Category Archives: Women’s studies

Second Workshop on Gender, Methodology and the Ancient Near

Second Workshop on Gender, Methodology and the Ancient Near East Universitat de Barcelona, February 1-3, 20171

Hosts: IPOA, Universitat de Barcelona and Centre of Excellence “Sacred Texts in Change” in the University of Helsinki

Conference venue: Universitat de Barcelona – Edifici Josep Carner (pl. Universitat, access through Aribau street, number 2), room 0.1 (ground floor). Nearest metro station: Universitat (lines 1 and 2) — Plaça de la Universitat – Google Maps

Organizers: Agnès Garcia-Ventura (IPOA, Universitat de Barcelona) / Saana Svärd (University of Helsinki)

Wednesday February 1st 2017

8.45-9.00: registration
9.00-9.45: welcome and introduction

9.00-9.15: Welcome: Adelina Millet Albà, director of the IPOA
9.15-9.45: Presentation and introduction to the workshop: Agnès Garcia-Ventura & Saana Svärd, “Studying Gender in the Ancient Near East: An Introduction”

9.45-11.15: panel 1

9.45-10.15: Ann Guinan, “Dressing the Whore of Babylon for the 21st Century: Sex, Gender and Theory in Mesopotamian Studies”
10.15-10.45: Gioele Zisa, “Queering šà Therapy. Considerations on the Relations between Masculinity, Sickness and Anatomy” Continue reading Second Workshop on Gender, Methodology and the Ancient Near

NEA latest issue: Gender Archaeology

Near Eastern Archaeology

Near Eastern Archaeology, special issue, Volume 79, Issue 3, september 20161

  • Jane Peterson: Woman’s Share in Neolithic Society: A View from the Southern Levant

    Early farming groups set into motion substantial, even revolutionary, socioeconomic changes dur- ing the Pre-Pottery Neolithic period (ca. 10,500– 6,000 cal. b.c.e.) in the southern Levant of South- west Asia. Social organizational structures capable of addressing new opportunities and challenges would have been integral… ☛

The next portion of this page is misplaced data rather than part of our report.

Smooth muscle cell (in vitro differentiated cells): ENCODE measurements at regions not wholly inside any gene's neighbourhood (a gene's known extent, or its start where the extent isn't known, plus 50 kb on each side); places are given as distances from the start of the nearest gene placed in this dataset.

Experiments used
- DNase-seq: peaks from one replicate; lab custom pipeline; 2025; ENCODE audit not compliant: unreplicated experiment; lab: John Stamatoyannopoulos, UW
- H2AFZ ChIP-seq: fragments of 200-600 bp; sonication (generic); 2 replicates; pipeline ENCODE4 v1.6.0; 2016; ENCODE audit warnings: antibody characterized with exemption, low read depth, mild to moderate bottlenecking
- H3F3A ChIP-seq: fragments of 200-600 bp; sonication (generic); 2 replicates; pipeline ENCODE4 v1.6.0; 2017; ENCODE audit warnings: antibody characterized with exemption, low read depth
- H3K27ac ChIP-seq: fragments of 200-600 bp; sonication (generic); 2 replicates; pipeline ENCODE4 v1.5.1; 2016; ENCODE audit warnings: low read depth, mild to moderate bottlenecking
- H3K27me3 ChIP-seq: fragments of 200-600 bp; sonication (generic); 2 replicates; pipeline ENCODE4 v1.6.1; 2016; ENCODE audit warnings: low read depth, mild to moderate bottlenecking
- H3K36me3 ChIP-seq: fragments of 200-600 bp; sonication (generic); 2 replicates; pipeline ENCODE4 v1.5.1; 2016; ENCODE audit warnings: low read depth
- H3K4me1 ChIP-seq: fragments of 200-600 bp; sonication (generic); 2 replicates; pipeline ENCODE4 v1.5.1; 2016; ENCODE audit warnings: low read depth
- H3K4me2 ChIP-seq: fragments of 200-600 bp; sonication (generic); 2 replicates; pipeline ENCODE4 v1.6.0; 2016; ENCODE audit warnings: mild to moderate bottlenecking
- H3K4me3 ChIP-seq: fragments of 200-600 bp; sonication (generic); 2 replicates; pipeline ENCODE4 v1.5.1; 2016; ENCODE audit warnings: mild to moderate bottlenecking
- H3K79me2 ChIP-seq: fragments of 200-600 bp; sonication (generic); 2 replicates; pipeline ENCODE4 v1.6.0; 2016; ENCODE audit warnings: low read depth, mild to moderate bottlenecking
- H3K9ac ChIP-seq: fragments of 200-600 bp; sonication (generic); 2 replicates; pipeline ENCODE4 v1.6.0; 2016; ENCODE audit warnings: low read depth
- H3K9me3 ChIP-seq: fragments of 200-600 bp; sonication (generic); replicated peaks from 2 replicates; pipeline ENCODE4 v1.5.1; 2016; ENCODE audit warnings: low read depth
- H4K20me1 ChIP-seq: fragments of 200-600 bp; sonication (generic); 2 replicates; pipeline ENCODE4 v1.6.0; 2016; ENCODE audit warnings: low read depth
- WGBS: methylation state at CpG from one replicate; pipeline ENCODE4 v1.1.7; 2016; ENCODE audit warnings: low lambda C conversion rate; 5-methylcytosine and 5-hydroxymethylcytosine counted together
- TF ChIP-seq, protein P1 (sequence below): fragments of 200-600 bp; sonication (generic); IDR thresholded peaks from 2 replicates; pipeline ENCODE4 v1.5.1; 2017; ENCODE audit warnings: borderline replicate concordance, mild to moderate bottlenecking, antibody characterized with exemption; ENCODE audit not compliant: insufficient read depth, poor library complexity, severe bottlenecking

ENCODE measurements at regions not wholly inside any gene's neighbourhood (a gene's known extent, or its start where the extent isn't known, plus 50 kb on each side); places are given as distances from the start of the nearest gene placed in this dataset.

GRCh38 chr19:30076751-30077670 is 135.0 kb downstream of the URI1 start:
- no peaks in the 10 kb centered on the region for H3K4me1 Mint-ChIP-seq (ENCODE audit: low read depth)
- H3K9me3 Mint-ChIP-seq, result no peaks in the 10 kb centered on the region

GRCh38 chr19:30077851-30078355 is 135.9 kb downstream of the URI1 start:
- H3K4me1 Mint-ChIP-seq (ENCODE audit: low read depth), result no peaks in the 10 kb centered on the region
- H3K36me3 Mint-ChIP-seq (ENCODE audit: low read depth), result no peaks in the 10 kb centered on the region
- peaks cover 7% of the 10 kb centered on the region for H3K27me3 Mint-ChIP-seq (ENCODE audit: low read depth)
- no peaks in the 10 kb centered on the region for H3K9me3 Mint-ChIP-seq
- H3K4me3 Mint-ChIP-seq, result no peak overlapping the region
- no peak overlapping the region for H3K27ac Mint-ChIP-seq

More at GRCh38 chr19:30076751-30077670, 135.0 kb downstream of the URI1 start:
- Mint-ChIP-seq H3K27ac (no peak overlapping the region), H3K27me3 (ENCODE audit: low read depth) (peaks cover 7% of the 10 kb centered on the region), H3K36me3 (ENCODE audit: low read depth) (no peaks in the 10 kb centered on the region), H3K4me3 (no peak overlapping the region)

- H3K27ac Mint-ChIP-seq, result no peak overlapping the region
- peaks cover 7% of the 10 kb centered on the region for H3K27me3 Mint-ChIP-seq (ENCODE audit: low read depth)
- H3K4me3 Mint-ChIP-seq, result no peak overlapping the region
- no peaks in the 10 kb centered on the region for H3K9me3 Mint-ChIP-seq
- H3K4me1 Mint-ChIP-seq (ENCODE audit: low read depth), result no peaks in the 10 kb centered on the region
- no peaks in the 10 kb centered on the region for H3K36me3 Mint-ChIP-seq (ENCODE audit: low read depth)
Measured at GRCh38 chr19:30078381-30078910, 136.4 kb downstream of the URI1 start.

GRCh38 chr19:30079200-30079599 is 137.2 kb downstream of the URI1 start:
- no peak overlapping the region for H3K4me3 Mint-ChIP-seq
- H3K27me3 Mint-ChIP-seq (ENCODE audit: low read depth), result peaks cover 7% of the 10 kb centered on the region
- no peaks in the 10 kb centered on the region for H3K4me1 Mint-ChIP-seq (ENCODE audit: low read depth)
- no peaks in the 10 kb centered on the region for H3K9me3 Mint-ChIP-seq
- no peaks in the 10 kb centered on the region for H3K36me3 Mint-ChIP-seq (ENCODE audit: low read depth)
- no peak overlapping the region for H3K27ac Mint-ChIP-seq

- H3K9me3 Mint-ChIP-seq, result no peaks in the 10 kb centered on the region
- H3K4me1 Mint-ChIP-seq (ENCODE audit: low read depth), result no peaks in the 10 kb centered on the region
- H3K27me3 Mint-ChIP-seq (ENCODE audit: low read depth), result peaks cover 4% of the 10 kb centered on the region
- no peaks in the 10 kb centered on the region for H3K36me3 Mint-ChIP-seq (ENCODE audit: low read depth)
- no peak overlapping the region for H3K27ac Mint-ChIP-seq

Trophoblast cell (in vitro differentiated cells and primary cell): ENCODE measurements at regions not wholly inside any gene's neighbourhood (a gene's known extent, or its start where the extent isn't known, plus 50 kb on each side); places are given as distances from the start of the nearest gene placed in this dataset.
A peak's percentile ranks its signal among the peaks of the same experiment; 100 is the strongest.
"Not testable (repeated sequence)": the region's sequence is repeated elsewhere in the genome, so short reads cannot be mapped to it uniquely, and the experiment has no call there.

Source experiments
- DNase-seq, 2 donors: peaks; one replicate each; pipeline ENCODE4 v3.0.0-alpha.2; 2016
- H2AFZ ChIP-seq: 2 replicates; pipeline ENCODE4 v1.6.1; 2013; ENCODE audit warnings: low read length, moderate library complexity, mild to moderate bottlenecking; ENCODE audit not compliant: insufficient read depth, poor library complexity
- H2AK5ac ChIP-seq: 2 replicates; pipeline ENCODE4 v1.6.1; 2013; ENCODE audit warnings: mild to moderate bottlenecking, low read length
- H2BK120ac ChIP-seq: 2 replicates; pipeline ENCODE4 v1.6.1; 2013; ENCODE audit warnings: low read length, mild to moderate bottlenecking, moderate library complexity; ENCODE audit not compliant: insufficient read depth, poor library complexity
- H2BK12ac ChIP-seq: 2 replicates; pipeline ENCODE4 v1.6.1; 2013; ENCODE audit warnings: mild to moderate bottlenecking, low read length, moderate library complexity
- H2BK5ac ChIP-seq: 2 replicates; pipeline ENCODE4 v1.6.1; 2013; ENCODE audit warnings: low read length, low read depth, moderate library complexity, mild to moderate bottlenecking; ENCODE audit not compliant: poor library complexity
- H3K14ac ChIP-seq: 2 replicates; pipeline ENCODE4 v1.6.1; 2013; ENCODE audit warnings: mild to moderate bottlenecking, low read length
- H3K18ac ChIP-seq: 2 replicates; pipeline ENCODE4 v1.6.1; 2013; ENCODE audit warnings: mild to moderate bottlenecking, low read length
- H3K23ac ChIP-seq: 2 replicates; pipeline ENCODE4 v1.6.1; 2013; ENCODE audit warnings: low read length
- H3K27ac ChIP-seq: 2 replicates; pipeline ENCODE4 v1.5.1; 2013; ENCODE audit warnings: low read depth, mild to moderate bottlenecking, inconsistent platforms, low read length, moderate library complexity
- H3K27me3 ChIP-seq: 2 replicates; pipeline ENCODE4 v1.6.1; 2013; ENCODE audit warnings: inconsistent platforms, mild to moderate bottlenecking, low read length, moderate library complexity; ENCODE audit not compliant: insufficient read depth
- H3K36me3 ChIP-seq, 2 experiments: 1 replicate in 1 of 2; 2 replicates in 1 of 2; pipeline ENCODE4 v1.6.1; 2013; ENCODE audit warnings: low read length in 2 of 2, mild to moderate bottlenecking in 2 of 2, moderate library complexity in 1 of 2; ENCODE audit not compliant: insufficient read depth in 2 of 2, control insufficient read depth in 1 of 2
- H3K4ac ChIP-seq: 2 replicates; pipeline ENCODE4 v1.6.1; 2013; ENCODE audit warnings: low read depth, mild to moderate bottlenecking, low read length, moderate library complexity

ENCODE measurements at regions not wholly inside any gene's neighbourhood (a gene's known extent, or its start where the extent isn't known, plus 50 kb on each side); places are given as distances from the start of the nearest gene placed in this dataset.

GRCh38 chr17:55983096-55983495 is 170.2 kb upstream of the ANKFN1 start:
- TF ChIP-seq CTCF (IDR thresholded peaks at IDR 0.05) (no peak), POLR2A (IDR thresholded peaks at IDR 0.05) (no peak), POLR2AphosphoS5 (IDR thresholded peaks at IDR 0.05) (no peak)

• Maria Mina: Was It a Man’s World? Gender Relationships at the Transition to the Bronze Age in Cyprus

    This article examines whether the apparently equitable gender relationships of the Chalcolithic period in Cyprus were replaced by gender in- equality in the Bronze Age. The discussion critiques the axioms … ☛

Continue reading NEA latest issue: Gender Archaeology

Marten Stol (ed.): Women in the Ancient Near East (Open Access)

Women in the Ancient Near East
Richardson-Hewitt, Helen, Mervyn Richardson and Marten Stol. 2016. Women in the Ancient Near East. Berlin, Boston: De Gruyter (Open access)

Women in the Ancient Near East offers a lucid account of the daily life of women in Mesopotamia from the third millennium BCE until the beginning of the Hellenistic period. The book systematically presents the lives of women emerging from the available cuneiform material and discusses modern scholarly opinion. Stol’s book is the first full-scale treatment of the history of women in the Ancient Near East.

Let your penis consume my crotch: thoughts on female sexual desire in ancient Mesopotamia

womenPenetrated_©BritishMuseum2015In a time1 and place where sexual matters figure in the agenda of both public institutions and private individuals, it may be interesting to turn our attention to ancient societies and ask ourselves: what can we know about sexual practices, attraction and desire in antiquity? How did gender relations manifest in sexual terrains? Or more specifically, how was women’s sexual desire perceived and understood in the various societies of the ancient world?

Ancient Mesopotamia has provided us with a disparity of sources dealing mainly or tangentially with sexual matters, from mythical-religious compositions depicting carnal congress between deities to legal provisions regulating rape and unfaithfulness. But it is a particular kind of source, the so-called ŠÀ.ZI.GA or “potency texts” – especially when read side by side with other cuneiform texts- that offer revealing glimpses on the techniques and mechanisms women could employ to accomplish their personal wishes and sexual appetites. Continue reading Let your penis consume my crotch: thoughts on female sexual desire in ancient Mesopotamia